New York’s Bitcoin mining ban bill one step closer to passing

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On Tuesday, New York State Assembly’s Environmental Conservation Committee voted to move forward with a new bill that would place a two-year state-wide Bitcoin mining ban, reports Bloomberg.

The legislation, first proposed to the Senate in May, aims to make an 85% reduction in the state’s greenhouse gas emissions by 2050.

According to the bill, a two-year moratorium on Bitcoin mining would allow for an environmental impact study into its energy-intensive proof-of-work (PoW) method.

Upstate New York has become a choice location for large-scale Bitcoin mining operations. Miners are drawn in by attractive energy prices and a cooler climate agreeable to mining rigs.

However, the bill suggests the influx of cryptocurrency mining firms would prevent the state from keeping its net zero emissions promise, as detailed in the Climate Leadership and Community Protection Act of 2019. 

“We must determine whether the growth of the Proof-of-Work authentication cryptocurrency mining industry is incompatible with our greenhouse gas emission targets established in law, or has other significant detrimental impacts to our air, water, or public health.”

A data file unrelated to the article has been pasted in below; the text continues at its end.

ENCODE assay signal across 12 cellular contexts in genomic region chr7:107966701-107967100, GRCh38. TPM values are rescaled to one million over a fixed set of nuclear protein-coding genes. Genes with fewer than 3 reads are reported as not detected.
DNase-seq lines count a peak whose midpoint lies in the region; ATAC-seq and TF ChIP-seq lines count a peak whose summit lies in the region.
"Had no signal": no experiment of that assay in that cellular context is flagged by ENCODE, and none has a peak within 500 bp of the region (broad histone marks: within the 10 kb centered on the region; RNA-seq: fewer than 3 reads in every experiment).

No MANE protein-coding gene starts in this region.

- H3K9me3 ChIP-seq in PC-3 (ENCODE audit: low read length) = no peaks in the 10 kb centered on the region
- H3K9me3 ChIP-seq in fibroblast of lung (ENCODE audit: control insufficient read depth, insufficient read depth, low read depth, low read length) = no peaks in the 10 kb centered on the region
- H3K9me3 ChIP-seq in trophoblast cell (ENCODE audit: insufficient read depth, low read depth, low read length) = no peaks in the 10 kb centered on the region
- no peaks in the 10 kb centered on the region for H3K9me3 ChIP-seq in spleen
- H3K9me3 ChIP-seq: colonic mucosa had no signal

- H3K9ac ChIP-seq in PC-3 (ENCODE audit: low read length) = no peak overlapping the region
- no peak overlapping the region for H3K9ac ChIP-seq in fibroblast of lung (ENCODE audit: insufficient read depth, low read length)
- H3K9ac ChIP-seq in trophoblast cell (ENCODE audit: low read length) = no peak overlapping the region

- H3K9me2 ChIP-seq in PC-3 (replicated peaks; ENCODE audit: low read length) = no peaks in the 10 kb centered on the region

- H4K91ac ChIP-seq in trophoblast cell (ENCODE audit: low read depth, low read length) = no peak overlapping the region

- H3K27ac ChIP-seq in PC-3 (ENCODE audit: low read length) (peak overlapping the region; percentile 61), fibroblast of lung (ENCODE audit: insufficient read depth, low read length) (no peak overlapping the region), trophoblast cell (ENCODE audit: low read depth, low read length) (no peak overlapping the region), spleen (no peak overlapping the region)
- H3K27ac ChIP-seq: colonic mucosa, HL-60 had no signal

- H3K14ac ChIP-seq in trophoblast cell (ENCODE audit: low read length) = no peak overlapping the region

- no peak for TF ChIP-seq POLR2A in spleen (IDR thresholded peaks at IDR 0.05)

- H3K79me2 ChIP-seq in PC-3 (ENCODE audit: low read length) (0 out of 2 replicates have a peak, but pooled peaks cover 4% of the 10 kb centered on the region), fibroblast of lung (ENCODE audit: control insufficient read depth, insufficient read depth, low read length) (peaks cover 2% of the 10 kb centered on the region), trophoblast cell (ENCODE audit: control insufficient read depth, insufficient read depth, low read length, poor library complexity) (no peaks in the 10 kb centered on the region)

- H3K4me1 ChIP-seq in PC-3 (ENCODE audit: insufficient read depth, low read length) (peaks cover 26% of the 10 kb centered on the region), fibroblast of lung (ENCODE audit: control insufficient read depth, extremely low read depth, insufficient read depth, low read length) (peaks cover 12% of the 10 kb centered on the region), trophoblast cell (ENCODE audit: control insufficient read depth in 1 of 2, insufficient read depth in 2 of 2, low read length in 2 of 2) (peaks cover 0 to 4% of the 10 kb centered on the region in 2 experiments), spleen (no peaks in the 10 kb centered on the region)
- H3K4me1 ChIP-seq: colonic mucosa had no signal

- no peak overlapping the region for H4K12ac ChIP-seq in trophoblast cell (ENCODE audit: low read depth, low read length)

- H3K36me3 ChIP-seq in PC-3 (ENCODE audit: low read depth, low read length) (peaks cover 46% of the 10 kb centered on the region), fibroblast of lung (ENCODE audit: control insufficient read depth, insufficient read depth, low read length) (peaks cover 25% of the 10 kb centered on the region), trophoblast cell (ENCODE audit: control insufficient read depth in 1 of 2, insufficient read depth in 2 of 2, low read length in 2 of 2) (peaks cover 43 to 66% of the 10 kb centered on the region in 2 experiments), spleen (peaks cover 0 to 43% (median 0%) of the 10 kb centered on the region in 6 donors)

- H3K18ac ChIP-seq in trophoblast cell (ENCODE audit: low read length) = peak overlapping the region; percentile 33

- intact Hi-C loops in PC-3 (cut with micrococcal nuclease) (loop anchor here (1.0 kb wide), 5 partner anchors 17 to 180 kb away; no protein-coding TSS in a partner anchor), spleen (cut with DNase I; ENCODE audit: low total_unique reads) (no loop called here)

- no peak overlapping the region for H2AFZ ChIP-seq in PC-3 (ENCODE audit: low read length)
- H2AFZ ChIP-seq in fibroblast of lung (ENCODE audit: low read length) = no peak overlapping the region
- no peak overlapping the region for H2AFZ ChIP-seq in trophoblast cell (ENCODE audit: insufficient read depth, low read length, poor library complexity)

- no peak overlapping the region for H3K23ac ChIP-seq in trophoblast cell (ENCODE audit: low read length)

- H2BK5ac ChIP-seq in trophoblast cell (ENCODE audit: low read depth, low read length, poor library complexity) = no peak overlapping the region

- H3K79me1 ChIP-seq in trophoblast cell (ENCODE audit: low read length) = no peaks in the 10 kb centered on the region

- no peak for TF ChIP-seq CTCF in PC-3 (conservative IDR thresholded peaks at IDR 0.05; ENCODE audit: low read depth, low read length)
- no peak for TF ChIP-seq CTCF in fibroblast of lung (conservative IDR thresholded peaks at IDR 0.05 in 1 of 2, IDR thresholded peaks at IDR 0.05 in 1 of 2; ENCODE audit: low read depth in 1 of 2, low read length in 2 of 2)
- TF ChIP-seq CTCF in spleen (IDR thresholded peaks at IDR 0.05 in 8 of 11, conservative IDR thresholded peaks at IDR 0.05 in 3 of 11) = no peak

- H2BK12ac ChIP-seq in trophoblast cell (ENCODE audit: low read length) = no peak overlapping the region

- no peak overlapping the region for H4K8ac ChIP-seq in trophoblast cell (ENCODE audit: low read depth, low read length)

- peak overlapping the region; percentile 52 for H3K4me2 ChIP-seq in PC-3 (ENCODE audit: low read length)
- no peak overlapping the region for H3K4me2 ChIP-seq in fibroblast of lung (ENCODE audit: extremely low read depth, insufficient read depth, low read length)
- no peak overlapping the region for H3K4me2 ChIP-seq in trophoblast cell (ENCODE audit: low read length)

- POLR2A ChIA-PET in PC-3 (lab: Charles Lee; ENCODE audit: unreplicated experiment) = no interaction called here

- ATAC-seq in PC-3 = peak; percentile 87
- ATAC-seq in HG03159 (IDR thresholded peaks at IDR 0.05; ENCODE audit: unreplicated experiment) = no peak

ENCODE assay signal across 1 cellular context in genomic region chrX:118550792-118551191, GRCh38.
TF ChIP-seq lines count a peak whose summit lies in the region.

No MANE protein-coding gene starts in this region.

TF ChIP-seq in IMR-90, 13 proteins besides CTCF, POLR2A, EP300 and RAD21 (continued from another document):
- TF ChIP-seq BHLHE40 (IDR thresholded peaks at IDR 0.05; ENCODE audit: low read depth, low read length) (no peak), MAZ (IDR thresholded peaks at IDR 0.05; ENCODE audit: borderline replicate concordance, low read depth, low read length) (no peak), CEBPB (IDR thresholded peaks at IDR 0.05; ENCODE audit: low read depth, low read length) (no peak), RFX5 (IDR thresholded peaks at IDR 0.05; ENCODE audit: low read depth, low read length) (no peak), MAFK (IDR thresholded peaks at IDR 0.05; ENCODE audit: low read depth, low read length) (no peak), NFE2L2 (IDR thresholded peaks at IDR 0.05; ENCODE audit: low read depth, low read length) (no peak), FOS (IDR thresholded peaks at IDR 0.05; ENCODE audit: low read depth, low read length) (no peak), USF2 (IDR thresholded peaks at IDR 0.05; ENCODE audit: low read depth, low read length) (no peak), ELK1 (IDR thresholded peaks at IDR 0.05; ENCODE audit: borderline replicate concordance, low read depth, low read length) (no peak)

While the bill has garnered support in its initial stages, it would still need the backing of the full Assembly, State Senate, and New York Governor Kathy Hochul’s signature.

Growing support for a mining ban

Indeed, concern over an increase in cryptocurrency is growing among environmentalists in New York.

Up-state, a power plant turned Bitcoin mine has been accused of boiling Seneca Lake. Greenidge’s chief exec Dale Irwin has pushed back against claims that the plant is damaging the local flora and fauna.

New York’s mayor has also turned his back on Bitcoin mining in response to the growing concerns.

Read more: [Does Bitcoin work without mining? New York City’s mayor hopes so]

In February, Eric Adams who entered office with a pro-crypto policy infamously said he supported cryptocurrency “but not cryptocurrency mining.”

The perplexing remark came when asked about the environmental implications of crypto while testifying to the state legislature on Governor Hochul’s 2023 budget. 

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